Article

Article

Eleanor Sims

[Shaykh ‛Abbāsī]

(fl 1650–84).

Persian painter. He was one of a small group of artists working in Iran in the second half of the 17th century who painted in an eclectic manner that drew on European images and Mughal Indian styles (see Islamic art, §III, 4(vi)(a)). He appears to have been the earliest of this group, which included Muhammad Zaman and ‛Aliquli Jabbadar, to integrate these ‘exotic’ elements into his work. He invariably inscribed his work with the punning Persian phrase Bahā girift chū gardīd Shaykh ‛Abbāsī (‘It [He] acquired worth when he became Shaykh ‛Abbasi’). The honorific it contains (‛Abbasi; also a type of coin, whence the pun) suggests that he was in the service of Shah ‛Abbas II (reg 1642–66). He also signed paintings during the reign of Shah Sulayman (reg 1666–94).

Shaykh ‛Abbasi illustrated manuscripts and painted miniatures on single leaves of paper and, almost certainly, on lacquered papier-mâché objects, such as penboxes and mirror cases. More than 15 of his known paintings are signed, 8 in one manuscript (Baltimore, MD, Walters A. Mus., MS. W.668), and 25 can be attributed to him. His subjects include portraits of Safavid and Mughal rulers and of the Virgin and Child copied from European prints. His style is unmistakable, combining sure draughtsmanship with pale, transparent colour washes. Unlike Muhammad Zaman, he had a minimal interest in illusionism, restricting himself to darkening the edges of trees and buildings along one side (usually the right). His figures, especially heads and faces, are Indian in appearance as well as in the stippled manner in which they are drawn. His later pictures seem more Indian than his earlier work; Zebrowski proposed a connection with Golconda painting (...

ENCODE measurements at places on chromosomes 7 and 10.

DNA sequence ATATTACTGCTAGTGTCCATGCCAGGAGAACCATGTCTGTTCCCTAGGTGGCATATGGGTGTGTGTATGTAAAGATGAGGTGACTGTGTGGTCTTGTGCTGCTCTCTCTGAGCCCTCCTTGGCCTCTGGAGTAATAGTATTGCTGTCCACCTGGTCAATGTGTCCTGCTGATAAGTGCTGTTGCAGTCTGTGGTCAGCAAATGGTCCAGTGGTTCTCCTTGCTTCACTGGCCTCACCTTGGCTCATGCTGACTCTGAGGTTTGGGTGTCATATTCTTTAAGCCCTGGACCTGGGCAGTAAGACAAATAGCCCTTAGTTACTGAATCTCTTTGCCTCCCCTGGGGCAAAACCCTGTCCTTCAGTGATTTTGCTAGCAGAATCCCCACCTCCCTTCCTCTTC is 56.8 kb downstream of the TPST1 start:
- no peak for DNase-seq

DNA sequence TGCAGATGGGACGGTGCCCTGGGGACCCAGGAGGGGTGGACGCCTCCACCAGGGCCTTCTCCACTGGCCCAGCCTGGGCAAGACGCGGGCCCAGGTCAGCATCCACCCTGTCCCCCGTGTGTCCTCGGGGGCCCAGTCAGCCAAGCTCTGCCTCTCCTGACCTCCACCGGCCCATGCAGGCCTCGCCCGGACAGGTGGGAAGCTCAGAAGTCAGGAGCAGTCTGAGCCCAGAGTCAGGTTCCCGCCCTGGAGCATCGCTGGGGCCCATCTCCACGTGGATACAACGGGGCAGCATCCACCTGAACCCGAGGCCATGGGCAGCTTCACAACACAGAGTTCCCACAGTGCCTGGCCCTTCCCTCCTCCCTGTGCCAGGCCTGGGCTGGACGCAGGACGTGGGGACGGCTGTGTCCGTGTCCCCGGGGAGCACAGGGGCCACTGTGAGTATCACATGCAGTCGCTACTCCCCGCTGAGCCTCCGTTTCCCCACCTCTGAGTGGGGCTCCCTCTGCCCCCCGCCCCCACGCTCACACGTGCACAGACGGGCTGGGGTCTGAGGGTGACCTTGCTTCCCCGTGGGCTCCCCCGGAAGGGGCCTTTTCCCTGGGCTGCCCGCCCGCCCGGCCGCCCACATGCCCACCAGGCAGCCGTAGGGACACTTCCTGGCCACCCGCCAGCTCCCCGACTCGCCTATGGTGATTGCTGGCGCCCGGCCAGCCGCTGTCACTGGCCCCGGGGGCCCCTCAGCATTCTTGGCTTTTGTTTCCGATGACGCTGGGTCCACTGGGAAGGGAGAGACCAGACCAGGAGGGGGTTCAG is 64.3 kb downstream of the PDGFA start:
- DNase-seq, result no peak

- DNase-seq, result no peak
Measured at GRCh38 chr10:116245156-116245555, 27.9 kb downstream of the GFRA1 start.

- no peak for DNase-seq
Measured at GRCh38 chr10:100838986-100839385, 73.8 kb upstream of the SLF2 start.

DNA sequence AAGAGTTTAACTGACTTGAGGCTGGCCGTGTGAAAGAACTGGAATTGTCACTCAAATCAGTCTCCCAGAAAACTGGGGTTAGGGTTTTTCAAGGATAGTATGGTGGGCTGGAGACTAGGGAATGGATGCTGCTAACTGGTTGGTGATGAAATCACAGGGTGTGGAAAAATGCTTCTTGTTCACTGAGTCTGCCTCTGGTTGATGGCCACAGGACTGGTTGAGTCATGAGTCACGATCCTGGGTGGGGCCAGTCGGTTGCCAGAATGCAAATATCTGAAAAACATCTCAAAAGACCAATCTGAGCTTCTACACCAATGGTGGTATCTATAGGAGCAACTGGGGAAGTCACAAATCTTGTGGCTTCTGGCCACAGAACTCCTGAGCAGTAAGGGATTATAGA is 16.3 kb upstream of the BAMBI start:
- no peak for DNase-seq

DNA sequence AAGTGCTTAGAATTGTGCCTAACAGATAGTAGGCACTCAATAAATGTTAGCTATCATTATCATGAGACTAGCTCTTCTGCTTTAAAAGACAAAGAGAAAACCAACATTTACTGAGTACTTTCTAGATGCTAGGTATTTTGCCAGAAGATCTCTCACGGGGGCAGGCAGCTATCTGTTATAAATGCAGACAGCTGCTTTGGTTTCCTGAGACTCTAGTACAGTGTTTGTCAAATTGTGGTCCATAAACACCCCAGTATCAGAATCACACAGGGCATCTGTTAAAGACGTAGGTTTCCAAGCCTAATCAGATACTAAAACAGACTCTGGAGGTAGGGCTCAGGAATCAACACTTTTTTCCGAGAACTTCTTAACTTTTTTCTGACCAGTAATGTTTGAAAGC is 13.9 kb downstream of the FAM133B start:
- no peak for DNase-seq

Article

Abbasid  

Robert Hillenbrand

[‛Abbasid]

Islamic dynasty that ruled from several capitals in Iraq between ad 749 and 1258. The Abbasids traced their descent from al-‛Abbas, the uncle of the Prophet Muhammad, and were thus able to claim a legitimacy that their predecessors had lacked (see Umayyad, §1). The Abbasids rose to power in north-east Iran by channelling disaffection with Umayyad rule, but they soon established their capitals in a more central location, founding Baghdad in 762. Although they initially encouraged the support of Shi‛ites, the Abbasids quickly distanced themselves from their erstwhile allies to become champions of orthodoxy. Upon accession, each caliph adopted an honorific title, somewhat like a regnal name, by which he was later known. For the first two centuries, the Abbasids’ power was pre-eminent, and their names were invoked from the Atlantic to western Central Asia. From the middle of the 10th century, however, real power was transferred to a succession of Persian and Turkish dynasts (...